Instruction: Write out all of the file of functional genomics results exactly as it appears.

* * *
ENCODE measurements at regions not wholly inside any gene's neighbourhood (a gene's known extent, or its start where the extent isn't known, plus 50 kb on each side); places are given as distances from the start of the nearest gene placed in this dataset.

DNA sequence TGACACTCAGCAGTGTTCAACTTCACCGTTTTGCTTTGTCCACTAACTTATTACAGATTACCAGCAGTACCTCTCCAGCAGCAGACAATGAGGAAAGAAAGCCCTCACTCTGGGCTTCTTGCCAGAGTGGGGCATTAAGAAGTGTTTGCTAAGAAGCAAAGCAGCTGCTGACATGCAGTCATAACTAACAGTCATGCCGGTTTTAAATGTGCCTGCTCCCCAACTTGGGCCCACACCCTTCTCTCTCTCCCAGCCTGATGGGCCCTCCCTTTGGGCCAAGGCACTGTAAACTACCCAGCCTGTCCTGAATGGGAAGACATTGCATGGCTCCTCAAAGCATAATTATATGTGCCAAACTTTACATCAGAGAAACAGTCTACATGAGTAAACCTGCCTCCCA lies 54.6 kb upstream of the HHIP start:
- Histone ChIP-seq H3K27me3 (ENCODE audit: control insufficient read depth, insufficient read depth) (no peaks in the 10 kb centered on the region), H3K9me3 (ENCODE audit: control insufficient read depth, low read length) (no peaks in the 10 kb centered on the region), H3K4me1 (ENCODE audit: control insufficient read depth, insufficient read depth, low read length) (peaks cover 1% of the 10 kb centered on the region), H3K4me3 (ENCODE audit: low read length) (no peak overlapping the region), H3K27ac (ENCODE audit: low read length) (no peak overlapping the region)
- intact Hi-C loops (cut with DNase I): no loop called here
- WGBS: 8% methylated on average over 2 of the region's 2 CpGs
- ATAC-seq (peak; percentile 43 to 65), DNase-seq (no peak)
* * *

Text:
ENCODE measurements at regions not wholly inside any gene's neighbourhood (a gene's known extent, or its start where the extent isn't known, plus 50 kb on each side); places are given as distances from the start of the nearest gene placed in this dataset.

DNA sequence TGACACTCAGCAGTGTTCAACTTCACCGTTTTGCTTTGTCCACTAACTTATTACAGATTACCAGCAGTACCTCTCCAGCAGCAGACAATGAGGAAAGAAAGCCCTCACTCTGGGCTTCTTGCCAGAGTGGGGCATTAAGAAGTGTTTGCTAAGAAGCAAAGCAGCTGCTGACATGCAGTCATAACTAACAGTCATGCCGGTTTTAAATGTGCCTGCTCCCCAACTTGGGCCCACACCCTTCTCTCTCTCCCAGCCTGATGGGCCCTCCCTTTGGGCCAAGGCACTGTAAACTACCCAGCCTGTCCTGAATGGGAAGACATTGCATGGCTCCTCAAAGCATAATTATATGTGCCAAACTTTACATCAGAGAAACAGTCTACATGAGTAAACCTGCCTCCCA lies 54.6 kb upstream of the HHIP start:
- Histone ChIP-seq H3K27me3 (ENCODE audit: control insufficient read depth, insufficient read depth) (no peaks in the 10 kb centered on the region), H3K9me3 (ENCODE audit: control insufficient read depth, low read length) (no peaks in the 10 kb centered on the region), H3K4me1 (ENCODE audit: control insufficient read depth, insufficient read depth, low read length) (peaks cover 1% of the 10 kb centered on the region), H3K4me3 (ENCODE audit: low read length) (no peak overlapping the region), H3K27ac (ENCODE audit: low read length) (no peak overlapping the region)
- intact Hi-C loops (cut with DNase I): no loop called here
- WGBS: 8% methylated on average over 2 of the region's 2 CpGs
- ATAC-seq (peak; percentile 43 to 65), DNase-seq (no peak)